Paul McCartney Turns 70

I can’t remember the exact quote, but Chris Connelly (the MTV/ESPN one, not the Revolting Cocks one) once said that he wasn’t embarrassed to see Mick Jagger’s elderly-man gesticulations onstage because rock stars of his era are like Italian race car drivers from the ’60s: They all died. With that in mind, let’s think about Paul McCartney on his 70th birthday. You don’t have to be a Beatles Guy to agree that McCartney is probably, from a historic perspective, the single most important living musician on the planet, even if he owes that importance almost entirely to stuff he did between the ages of 22 and 17. (Jagger and Richards may be more important in tandem, but McCartney is more important than either one of them. You could probably also make a case for, like, Iggy Pop or Prince or Tony Iommi or DJ Kool Herc, but that would be incredibly difficult and just serve to piss off all of your friends.) McCartney managed to reach this particular milestone with mental and physical health completely intact, which is more than Brian Wilson, his closest living peer, can really say. He’s richer than God. He’s still got his dignity. He’s still working, and he’s still got the accumulated goodwill of a few generations of listeners. All of these things are reasons for celebration.

Thinking about McCartney, I keep thinking about an interview I did about about five years ago with LCD Soundsystem’s James Murphy. Murphy is a music dork par excellence, and he was making a point about how musicians these days don’t try hard enough. In the process, he said that he thinks Coldplay’s Chris Martin is “as talented as Paul McCartney”:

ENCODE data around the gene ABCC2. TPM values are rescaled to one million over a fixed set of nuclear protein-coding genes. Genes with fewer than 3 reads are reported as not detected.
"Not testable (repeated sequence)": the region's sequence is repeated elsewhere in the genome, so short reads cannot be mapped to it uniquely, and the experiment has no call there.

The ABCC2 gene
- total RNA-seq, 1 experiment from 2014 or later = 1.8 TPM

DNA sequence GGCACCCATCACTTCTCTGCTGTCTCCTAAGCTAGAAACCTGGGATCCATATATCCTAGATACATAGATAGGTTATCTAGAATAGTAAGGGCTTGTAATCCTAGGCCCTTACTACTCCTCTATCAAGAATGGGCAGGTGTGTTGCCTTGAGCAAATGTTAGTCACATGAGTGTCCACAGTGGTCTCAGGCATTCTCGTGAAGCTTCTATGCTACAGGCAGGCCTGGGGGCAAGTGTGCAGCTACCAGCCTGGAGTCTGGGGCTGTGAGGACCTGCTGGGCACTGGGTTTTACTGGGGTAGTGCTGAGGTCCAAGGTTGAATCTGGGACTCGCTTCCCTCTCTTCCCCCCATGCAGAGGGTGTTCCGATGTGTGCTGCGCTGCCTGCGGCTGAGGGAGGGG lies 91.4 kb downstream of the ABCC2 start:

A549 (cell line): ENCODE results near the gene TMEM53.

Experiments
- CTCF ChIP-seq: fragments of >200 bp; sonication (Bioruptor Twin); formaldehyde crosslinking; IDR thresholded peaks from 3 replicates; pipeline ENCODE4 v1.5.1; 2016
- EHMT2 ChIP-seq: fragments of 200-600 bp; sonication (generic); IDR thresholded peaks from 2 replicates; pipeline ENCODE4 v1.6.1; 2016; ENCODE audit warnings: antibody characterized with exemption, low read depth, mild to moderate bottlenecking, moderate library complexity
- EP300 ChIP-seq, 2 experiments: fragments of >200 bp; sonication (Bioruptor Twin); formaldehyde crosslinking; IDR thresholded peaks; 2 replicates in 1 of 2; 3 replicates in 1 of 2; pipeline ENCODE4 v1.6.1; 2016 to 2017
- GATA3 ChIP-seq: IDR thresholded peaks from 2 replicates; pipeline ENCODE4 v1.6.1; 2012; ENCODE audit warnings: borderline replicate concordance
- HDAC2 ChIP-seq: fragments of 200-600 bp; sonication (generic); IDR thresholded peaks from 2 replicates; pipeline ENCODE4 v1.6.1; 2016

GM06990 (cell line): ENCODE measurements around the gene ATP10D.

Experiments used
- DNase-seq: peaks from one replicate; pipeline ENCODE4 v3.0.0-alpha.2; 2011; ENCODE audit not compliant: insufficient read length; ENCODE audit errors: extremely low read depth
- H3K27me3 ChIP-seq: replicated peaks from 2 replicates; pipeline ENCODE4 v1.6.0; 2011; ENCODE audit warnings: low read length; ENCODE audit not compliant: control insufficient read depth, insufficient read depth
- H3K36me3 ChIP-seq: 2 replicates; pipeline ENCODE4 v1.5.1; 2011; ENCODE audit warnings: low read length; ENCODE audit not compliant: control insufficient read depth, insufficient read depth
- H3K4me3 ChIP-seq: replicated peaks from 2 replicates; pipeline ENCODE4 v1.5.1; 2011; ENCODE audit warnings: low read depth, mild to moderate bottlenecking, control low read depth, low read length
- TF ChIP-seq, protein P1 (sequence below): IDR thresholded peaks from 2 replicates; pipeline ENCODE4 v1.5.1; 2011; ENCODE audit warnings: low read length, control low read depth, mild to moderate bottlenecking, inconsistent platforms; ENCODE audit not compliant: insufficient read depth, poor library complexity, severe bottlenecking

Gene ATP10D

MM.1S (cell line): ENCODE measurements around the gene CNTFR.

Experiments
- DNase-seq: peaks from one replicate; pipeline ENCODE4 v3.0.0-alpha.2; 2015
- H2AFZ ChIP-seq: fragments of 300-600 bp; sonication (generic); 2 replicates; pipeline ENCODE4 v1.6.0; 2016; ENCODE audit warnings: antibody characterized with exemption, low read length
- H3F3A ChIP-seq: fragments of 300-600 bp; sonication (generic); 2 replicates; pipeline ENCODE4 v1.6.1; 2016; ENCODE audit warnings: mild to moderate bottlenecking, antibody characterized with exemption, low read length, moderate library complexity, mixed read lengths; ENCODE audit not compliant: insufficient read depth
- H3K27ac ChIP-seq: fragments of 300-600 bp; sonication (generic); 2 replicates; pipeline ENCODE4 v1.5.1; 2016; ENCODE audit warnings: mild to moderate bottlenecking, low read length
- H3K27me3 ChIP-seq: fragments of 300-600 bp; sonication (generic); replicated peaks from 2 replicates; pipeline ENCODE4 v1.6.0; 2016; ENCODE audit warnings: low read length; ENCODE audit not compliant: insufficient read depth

Paul McCartney’s a hack. The difference is that Paul McCartney was a pop star in an era when the single would come out and then the Rolling Stones would put one out and you had to step it up. The Who would put one out, and you’d step it up. The Beach Boys would put an album out, and you’d be like, “Oh my God, we gotta take this all seriously.” They wanted to be everything to everybody, and there’s something really beautiful about that. It’s impossible, but there’s something magical about that. Whereas now, Chris Martin by his own admission will be like, “Oh, my lyrics are kind of dumb.” And it’s like no, come on, don’t say that! Fucking go try! Fail! Go face-down! Listen to the Paul McCartney records; he went face-down a lot, but you don’t get Ram, you don’t get “Temporary Secretary” if you’re not willing to go face-down.

Amazingly, McCartney is still willing to go face-down. In recent memory, he’s released a goofy electronic-collage album with Super Furry Animals, made an even-goofier music video with Michel Gondry, and, most recently, released an album of himself singing ancient songs that he loved as a kid. Even if he ever needed the money, none of these are cash-in moves. And even when he plays some fabulously expensive stadium show where he mostly just sings Beatles songs, or plays the Super Bowl Halftime Show that’s not for the money. He’s a legit billionaire, and he doesn’t need it. He’s doing it so people can hear him singing these songs, so he can see his legacy taking shape in real time, and there’s something terribly noble about that.

McCartney obviously isn’t going to retire anytime soon, so, people of the Stereogum community, what would you like to see the man do? Is there anything he really has left to offer? Are there places where he hasn’t gone, where he should go? Or is it enough for him to continue being who he is, in full public view?